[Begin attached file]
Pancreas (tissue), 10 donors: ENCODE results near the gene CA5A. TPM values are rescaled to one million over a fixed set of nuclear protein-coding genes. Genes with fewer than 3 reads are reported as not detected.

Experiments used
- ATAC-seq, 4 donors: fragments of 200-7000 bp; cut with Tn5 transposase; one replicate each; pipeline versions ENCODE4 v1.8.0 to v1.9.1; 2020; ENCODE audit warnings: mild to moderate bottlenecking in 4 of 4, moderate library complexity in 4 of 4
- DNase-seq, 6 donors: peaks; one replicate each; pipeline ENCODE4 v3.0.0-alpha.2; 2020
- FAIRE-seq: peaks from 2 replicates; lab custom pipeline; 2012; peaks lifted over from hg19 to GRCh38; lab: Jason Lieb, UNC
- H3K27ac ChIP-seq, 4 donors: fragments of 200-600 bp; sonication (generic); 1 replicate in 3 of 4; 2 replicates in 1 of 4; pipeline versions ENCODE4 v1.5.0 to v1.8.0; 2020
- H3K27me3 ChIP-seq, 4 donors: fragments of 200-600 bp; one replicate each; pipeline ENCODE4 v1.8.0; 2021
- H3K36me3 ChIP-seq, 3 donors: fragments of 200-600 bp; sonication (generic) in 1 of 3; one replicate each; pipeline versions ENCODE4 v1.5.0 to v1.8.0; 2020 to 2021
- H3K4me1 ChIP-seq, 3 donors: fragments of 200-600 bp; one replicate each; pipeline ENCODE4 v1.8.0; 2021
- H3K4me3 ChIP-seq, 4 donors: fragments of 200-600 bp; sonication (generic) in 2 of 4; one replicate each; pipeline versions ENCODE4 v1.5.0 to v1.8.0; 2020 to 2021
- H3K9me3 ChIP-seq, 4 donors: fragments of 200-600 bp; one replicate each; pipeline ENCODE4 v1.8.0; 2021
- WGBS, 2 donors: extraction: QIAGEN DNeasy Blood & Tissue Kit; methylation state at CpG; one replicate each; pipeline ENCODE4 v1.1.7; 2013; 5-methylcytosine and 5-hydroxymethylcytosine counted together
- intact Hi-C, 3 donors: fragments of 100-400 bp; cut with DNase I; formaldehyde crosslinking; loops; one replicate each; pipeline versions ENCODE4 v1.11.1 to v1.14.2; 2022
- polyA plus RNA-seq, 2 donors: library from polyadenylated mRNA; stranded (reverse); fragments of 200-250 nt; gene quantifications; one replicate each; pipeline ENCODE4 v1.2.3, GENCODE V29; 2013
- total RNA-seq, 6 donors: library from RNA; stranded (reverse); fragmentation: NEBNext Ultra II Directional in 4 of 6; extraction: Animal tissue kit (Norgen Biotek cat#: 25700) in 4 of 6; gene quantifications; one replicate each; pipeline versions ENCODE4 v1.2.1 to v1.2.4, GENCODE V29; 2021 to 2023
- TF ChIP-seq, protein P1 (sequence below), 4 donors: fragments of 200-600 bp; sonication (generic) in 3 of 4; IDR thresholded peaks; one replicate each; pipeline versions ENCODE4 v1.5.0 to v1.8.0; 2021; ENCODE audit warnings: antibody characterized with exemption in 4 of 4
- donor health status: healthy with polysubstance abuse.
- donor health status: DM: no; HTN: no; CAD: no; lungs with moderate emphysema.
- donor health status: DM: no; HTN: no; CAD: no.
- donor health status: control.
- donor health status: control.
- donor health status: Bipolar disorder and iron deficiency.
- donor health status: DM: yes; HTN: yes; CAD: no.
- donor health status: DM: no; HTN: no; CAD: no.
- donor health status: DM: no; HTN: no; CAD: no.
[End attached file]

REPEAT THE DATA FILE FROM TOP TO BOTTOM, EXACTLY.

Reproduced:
Pancreas (tissue), 10 donors: ENCODE results near the gene CA5A. TPM values are rescaled to one million over a fixed set of nuclear protein-coding genes. Genes with fewer than 3 reads are reported as not detected.

Experiments used
- ATAC-seq, 4 donors: fragments of 200-7000 bp; cut with Tn5 transposase; one replicate each; pipeline versions ENCODE4 v1.8.0 to v1.9.1; 2020; ENCODE audit warnings: mild to moderate bottlenecking in 4 of 4, moderate library complexity in 4 of 4
- DNase-seq, 6 donors: peaks; one replicate each; pipeline ENCODE4 v3.0.0-alpha.2; 2020
- FAIRE-seq: peaks from 2 replicates; lab custom pipeline; 2012; peaks lifted over from hg19 to GRCh38; lab: Jason Lieb, UNC
- H3K27ac ChIP-seq, 4 donors: fragments of 200-600 bp; sonication (generic); 1 replicate in 3 of 4; 2 replicates in 1 of 4; pipeline versions ENCODE4 v1.5.0 to v1.8.0; 2020
- H3K27me3 ChIP-seq, 4 donors: fragments of 200-600 bp; one replicate each; pipeline ENCODE4 v1.8.0; 2021
- H3K36me3 ChIP-seq, 3 donors: fragments of 200-600 bp; sonication (generic) in 1 of 3; one replicate each; pipeline versions ENCODE4 v1.5.0 to v1.8.0; 2020 to 2021
- H3K4me1 ChIP-seq, 3 donors: fragments of 200-600 bp; one replicate each; pipeline ENCODE4 v1.8.0; 2021
- H3K4me3 ChIP-seq, 4 donors: fragments of 200-600 bp; sonication (generic) in 2 of 4; one replicate each; pipeline versions ENCODE4 v1.5.0 to v1.8.0; 2020 to 2021
- H3K9me3 ChIP-seq, 4 donors: fragments of 200-600 bp; one replicate each; pipeline ENCODE4 v1.8.0; 2021
- WGBS, 2 donors: extraction: QIAGEN DNeasy Blood & Tissue Kit; methylation state at CpG; one replicate each; pipeline ENCODE4 v1.1.7; 2013; 5-methylcytosine and 5-hydroxymethylcytosine counted together
- intact Hi-C, 3 donors: fragments of 100-400 bp; cut with DNase I; formaldehyde crosslinking; loops; one replicate each; pipeline versions ENCODE4 v1.11.1 to v1.14.2; 2022
- polyA plus RNA-seq, 2 donors: library from polyadenylated mRNA; stranded (reverse); fragments of 200-250 nt; gene quantifications; one replicate each; pipeline ENCODE4 v1.2.3, GENCODE V29; 2013
- total RNA-seq, 6 donors: library from RNA; stranded (reverse); fragmentation: NEBNext Ultra II Directional in 4 of 6; extraction: Animal tissue kit (Norgen Biotek cat#: 25700) in 4 of 6; gene quantifications; one replicate each; pipeline versions ENCODE4 v1.2.1 to v1.2.4, GENCODE V29; 2021 to 2023
- TF ChIP-seq, protein P1 (sequence below), 4 donors: fragments of 200-600 bp; sonication (generic) in 3 of 4; IDR thresholded peaks; one replicate each; pipeline versions ENCODE4 v1.5.0 to v1.8.0; 2021; ENCODE audit warnings: antibody characterized with exemption in 4 of 4
- donor health status: healthy with polysubstance abuse.
- donor health status: DM: no; HTN: no; CAD: no; lungs with moderate emphysema.
- donor health status: DM: no; HTN: no; CAD: no.
- donor health status: control.
- donor health status: control.
- donor health status: Bipolar disorder and iron deficiency.
- donor health status: DM: yes; HTN: yes; CAD: no.
- donor health status: DM: no; HTN: no; CAD: no.
- donor health status: DM: no; HTN: no; CAD: no.